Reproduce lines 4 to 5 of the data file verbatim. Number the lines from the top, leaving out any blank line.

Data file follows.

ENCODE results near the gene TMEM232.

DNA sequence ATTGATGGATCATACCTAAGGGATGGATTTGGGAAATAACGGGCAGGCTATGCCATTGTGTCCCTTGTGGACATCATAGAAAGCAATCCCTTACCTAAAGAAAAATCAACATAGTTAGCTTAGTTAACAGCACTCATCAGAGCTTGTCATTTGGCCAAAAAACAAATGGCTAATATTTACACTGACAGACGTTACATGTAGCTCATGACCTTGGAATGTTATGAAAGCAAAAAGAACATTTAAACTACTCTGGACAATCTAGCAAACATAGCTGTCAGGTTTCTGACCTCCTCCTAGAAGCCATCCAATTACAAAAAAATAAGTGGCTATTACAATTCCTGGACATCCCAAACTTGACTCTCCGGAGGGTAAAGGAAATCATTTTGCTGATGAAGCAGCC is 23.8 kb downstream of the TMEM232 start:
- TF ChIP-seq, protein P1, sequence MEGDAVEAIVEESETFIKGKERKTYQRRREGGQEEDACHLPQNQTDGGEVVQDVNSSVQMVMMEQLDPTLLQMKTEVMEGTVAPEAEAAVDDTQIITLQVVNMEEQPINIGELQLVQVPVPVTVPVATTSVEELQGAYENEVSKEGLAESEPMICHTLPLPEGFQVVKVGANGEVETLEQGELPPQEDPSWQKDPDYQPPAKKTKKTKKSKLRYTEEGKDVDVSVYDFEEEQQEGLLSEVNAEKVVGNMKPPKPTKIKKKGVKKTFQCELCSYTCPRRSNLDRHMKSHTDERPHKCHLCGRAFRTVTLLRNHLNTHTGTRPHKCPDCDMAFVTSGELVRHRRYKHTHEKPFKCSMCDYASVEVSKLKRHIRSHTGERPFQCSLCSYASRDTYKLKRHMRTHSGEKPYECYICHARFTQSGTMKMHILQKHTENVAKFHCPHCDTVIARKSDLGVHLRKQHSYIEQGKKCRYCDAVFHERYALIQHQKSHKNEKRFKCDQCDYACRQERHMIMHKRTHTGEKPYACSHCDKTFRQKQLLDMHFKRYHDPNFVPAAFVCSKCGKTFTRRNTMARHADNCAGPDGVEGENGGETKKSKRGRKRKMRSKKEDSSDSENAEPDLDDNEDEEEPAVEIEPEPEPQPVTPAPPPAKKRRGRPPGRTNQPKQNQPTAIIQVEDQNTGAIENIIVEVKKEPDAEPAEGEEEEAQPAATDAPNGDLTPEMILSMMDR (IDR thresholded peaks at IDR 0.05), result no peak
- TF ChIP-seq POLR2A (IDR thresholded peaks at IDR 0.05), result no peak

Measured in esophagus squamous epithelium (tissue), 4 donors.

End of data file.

- TF ChIP-seq POLR2A (IDR thresholded peaks at IDR 0.05), result no peak

Measured in esophagus squamous epithelium (tissue), 4 donors.